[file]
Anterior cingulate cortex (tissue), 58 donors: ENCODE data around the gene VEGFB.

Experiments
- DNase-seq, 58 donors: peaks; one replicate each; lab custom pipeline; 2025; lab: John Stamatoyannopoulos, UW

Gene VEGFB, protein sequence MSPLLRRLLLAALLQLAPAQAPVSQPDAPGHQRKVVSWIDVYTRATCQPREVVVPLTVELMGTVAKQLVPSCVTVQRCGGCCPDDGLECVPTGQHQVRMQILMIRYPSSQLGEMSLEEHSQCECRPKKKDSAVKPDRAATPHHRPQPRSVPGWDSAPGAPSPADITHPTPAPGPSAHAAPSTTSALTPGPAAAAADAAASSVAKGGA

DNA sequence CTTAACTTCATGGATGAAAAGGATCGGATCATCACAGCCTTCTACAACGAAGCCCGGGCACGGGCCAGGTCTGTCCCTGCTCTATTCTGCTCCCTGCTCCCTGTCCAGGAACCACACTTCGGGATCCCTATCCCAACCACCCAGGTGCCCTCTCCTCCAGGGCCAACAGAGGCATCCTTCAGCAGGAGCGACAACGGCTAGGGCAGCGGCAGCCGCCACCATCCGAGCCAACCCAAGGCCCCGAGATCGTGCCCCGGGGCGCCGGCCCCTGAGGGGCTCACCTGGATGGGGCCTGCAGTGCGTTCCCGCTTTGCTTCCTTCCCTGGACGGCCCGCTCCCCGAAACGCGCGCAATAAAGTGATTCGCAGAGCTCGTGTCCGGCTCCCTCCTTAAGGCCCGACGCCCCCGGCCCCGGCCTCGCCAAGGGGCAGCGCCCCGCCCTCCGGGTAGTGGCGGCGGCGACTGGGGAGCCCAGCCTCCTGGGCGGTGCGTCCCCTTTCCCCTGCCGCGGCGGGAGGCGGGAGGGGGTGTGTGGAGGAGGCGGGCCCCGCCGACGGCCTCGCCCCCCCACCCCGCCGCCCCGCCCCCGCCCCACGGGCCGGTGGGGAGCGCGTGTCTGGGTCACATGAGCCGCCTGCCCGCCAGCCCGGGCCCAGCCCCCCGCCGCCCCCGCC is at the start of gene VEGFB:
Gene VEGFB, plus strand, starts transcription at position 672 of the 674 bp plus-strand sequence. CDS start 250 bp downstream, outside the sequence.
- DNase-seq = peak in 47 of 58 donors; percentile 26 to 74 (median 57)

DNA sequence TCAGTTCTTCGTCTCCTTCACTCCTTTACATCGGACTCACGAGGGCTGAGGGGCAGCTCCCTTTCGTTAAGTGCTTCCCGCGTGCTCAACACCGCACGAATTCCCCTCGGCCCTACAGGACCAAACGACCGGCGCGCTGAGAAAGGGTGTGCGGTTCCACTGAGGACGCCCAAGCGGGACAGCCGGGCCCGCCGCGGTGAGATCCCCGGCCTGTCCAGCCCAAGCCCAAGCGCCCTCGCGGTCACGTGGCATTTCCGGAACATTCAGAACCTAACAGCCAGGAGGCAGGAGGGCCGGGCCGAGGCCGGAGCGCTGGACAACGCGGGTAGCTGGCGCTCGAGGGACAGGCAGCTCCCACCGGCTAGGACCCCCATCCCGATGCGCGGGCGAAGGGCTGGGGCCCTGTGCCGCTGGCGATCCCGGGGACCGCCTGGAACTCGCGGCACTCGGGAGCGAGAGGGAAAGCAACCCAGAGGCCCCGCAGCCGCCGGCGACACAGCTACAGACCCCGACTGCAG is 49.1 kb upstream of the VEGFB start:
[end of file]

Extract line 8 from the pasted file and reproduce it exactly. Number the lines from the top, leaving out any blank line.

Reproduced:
DNA sequence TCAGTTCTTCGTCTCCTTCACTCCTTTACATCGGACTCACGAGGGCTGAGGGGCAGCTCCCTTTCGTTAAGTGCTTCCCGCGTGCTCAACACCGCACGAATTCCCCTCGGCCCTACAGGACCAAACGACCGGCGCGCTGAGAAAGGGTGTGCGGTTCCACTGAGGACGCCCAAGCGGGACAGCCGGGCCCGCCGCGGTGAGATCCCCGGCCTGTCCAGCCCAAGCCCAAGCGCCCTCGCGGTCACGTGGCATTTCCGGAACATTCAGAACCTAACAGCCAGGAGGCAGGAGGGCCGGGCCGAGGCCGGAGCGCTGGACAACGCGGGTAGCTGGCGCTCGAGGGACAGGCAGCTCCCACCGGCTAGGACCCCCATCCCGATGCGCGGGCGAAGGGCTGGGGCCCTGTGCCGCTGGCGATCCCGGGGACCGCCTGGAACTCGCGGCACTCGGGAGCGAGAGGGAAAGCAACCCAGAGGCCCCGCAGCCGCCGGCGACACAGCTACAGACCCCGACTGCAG is 49.1 kb upstream of the VEGFB start: